If you're like most homeowners, you know there's no such thing as enough storage space. There's a limit, after all, to the things you can squirrel away in your basement and garage. What you really need is a garden shed — one large enough to house an arsenal of outdoor power tools while providing organized space for everything from rakes and shovels to fertilizer and fuel.
There are two choices when it comes to building a wooden garden shed: You can buy a kit — and put up with the manufacturer's choice of materials and layout — or you can design a structure to suit your needs and tastes. This approach may cost more and take longer, but it's the best way to get what you want. We had in mind a basic 9-by-13-foot shed built with decent materials and conventional framing methods. Material costs for our project came to around $2,400.
Most wooden sheds are set on concrete blocks or treated-lumber skids. That's all they need, even in deep-frost situations, because the soil moves uniformly as the ground freezes and thaws. To accommodate our sloped site, we built on solid concrete blocks set on compacted crushed limestone.
Start by laying out and staking the four corners of the shed. Dig 6-inch-deep depressions at each corner and at the center of each long wall. Use a torpedo level to check that the bottom of each hole is level.
Pour about 4 inches of crushed rock into each depression and level and compact the rock with a hand tamper. If your site is sloped, set and level the blocks on the uphill side first, leaving 4 to 6 inches above grade, then use a 2-foot level taped to a straight 2-by-4 to determine the height of the downhill blocks.
When stacking blocks for the downhill supports, glue them together with construction adhesive. Then, cover the area within the blocks with landscape fabric and 2 inches of crushed rock.
Building the floor
Cut pressure-treated 2-by-6 sill lumber to lie flush with the outer edges of the blocks, and then cut the band joists that rest on top of the sill. Stagger the sill and band-joist lumber at the corners and nail each sill piece to the bottom of a band joist. Fit the offset corners together and secure them with 16d galvanized nails.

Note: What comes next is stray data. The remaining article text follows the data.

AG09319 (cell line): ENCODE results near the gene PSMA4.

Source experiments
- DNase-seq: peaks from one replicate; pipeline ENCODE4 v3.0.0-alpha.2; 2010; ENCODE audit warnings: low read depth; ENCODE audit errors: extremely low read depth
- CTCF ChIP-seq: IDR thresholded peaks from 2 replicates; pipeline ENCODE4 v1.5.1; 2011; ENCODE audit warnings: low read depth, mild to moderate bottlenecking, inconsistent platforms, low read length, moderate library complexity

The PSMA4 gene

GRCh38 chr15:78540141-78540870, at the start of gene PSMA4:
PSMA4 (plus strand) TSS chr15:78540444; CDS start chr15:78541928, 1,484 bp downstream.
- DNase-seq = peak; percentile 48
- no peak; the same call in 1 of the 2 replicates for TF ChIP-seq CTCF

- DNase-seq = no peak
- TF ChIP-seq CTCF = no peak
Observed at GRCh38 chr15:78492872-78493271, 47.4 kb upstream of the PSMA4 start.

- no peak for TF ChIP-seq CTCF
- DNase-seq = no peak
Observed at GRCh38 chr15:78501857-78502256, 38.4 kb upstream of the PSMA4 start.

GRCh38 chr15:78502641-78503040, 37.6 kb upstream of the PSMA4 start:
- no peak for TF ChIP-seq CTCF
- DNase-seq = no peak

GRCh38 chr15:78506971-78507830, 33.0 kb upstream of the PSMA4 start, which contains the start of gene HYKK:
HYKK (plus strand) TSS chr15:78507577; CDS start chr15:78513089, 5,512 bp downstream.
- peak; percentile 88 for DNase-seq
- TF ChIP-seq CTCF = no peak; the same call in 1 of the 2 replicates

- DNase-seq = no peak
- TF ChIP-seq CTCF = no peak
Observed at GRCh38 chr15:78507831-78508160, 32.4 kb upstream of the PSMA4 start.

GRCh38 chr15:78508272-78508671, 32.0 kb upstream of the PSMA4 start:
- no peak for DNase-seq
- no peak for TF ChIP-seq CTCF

To lay out the floor framing, mark the first joist location 15 1/4 inches from the outside edge of the band joist, and mark all subsequent joists at 16-inch intervals.
Set the joists
Cut 2-by-6 joists to fit between the band joists. Sight down each piece to determine its crown (bow), and set the joists in place, crown up. Secure them with 16d nails driven through the band joists.
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Then, install the 3/4-inch tongue-and-groove plywood floor. Use the factory edges to make sure the band joists are straight, and nail with 8d galvanized nails.
Adding the walls
Cut the wall plates for the long walls and lay out the studs on 16-inch centers with the first stud 15¼ inches from one end. At both ends of each wall, install triple studs to act as nailers for the short walls. You can use scraps in place of a center stud.
For the wall with the door, mark its rough opening on the plates. Build a door header from 2-by-6s sandwiched around a ½-inch plywood spacer. The length of the header is the rough opening plus 3 inches for the jack studs -- the shorter studs on each side of the opening that support the header.
Cut two jack studs to the height of the rough opening, nail these to full-length, or king, studs so their bottom edges are flush, and secure these doubled studs to the floor plate at the rough-opening marks. Then, nail the header in place on the jack studs. Install the second top plate on each long wall, but cut 3 1/2 inches from each end.
We used T-111 vertical plywood siding on the shed. Set the first piece flush with the top plate, and nail it about every 6 inches along the edges and every 10 inches elsewhere, with 8d nails. Install the remaining sheets in a like fashion. Tip the wall up, plumb it and have a helper secure it with braces. Nail through the sole plate with 16d nails and through the siding into the band joist and sill. Then, build the opposite long wall.
On the window wall, space the studs from a center stud to suit the window openings. Plan the short, cripple studs that are above and below the openings to fall on 16-inch centers.
Use 2-by-4 stock and ½-inch plywood to build the window headers. Unlike the door opening, each window opening requires a horizontal 2-by-4 that's supported by cripple studs.
After nailing together the king, jack and cripple studs for the window wall, secure them to the plates and add the headers. Install the siding, but leave the second top plate off each end wall until they're up.
Our vinyl windows came with nailing flanges. Cut the window openings with the siding in place. Position the windows so they're square with the wall, and nail through the flanges with roofing nails.
Then, raise the end walls and nail them at the corners. Nail a top plate onto each end wall so it overlaps the lower top plate on the long walls.